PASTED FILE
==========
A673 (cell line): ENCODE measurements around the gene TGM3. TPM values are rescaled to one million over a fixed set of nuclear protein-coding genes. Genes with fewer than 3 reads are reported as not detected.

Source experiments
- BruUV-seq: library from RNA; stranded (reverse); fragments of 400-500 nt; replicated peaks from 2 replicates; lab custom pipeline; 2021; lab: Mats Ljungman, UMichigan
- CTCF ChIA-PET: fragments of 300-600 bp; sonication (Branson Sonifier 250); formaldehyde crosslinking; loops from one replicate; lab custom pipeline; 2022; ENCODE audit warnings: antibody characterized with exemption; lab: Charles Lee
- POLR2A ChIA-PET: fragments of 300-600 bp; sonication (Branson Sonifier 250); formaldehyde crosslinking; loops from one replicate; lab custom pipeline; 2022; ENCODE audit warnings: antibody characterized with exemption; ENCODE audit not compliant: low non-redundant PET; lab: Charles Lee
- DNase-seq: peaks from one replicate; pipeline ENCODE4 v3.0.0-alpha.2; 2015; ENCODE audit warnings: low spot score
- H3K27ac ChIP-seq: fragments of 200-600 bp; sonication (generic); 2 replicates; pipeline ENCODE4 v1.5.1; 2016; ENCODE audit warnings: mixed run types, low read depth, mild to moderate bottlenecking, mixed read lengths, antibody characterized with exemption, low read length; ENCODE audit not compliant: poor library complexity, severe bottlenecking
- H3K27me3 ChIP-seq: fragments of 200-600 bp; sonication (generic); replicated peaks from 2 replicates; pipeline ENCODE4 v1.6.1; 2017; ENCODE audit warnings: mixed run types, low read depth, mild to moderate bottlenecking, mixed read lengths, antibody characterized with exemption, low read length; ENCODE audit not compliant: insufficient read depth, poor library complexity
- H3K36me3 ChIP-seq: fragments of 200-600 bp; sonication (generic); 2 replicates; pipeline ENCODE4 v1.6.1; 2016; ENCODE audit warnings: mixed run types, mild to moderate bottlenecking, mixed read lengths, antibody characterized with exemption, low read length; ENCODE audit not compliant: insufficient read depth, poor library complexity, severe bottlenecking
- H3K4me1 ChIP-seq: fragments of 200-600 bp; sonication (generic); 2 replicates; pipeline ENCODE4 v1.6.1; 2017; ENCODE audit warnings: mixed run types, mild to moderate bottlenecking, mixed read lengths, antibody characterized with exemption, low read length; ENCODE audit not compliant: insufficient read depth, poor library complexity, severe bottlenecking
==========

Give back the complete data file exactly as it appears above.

A673 (cell line): ENCODE measurements around the gene TGM3. TPM values are rescaled to one million over a fixed set of nuclear protein-coding genes. Genes with fewer than 3 reads are reported as not detected.

Source experiments
- BruUV-seq: library from RNA; stranded (reverse); fragments of 400-500 nt; replicated peaks from 2 replicates; lab custom pipeline; 2021; lab: Mats Ljungman, UMichigan
- CTCF ChIA-PET: fragments of 300-600 bp; sonication (Branson Sonifier 250); formaldehyde crosslinking; loops from one replicate; lab custom pipeline; 2022; ENCODE audit warnings: antibody characterized with exemption; lab: Charles Lee
- POLR2A ChIA-PET: fragments of 300-600 bp; sonication (Branson Sonifier 250); formaldehyde crosslinking; loops from one replicate; lab custom pipeline; 2022; ENCODE audit warnings: antibody characterized with exemption; ENCODE audit not compliant: low non-redundant PET; lab: Charles Lee
- DNase-seq: peaks from one replicate; pipeline ENCODE4 v3.0.0-alpha.2; 2015; ENCODE audit warnings: low spot score
- H3K27ac ChIP-seq: fragments of 200-600 bp; sonication (generic); 2 replicates; pipeline ENCODE4 v1.5.1; 2016; ENCODE audit warnings: mixed run types, low read depth, mild to moderate bottlenecking, mixed read lengths, antibody characterized with exemption, low read length; ENCODE audit not compliant: poor library complexity, severe bottlenecking
- H3K27me3 ChIP-seq: fragments of 200-600 bp; sonication (generic); replicated peaks from 2 replicates; pipeline ENCODE4 v1.6.1; 2017; ENCODE audit warnings: mixed run types, low read depth, mild to moderate bottlenecking, mixed read lengths, antibody characterized with exemption, low read length; ENCODE audit not compliant: insufficient read depth, poor library complexity
- H3K36me3 ChIP-seq: fragments of 200-600 bp; sonication (generic); 2 replicates; pipeline ENCODE4 v1.6.1; 2016; ENCODE audit warnings: mixed run types, mild to moderate bottlenecking, mixed read lengths, antibody characterized with exemption, low read length; ENCODE audit not compliant: insufficient read depth, poor library complexity, severe bottlenecking
- H3K4me1 ChIP-seq: fragments of 200-600 bp; sonication (generic); 2 replicates; pipeline ENCODE4 v1.6.1; 2017; ENCODE audit warnings: mixed run types, mild to moderate bottlenecking, mixed read lengths, antibody characterized with exemption, low read length; ENCODE audit not compliant: insufficient read depth, poor library complexity, severe bottlenecking